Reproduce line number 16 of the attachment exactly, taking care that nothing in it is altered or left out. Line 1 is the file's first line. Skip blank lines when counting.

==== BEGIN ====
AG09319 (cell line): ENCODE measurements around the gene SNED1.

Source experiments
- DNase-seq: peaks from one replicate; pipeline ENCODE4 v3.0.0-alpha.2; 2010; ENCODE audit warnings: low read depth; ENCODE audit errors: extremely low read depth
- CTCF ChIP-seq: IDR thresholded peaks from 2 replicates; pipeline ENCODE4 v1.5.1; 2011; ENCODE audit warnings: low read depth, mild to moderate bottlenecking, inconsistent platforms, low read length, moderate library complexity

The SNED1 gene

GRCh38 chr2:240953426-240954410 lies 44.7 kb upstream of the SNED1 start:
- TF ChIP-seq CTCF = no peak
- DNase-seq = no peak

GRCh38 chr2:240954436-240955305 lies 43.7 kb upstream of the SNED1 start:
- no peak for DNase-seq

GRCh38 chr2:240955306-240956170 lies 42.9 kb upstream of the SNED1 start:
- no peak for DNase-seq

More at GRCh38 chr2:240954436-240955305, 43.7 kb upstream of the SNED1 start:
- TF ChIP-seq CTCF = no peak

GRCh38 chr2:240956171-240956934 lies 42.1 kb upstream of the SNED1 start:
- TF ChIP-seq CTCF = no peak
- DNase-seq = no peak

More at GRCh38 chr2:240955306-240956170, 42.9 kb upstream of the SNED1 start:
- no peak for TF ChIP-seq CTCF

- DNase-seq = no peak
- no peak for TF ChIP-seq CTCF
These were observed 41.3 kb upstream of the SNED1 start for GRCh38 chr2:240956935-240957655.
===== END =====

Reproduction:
- TF ChIP-seq CTCF = no peak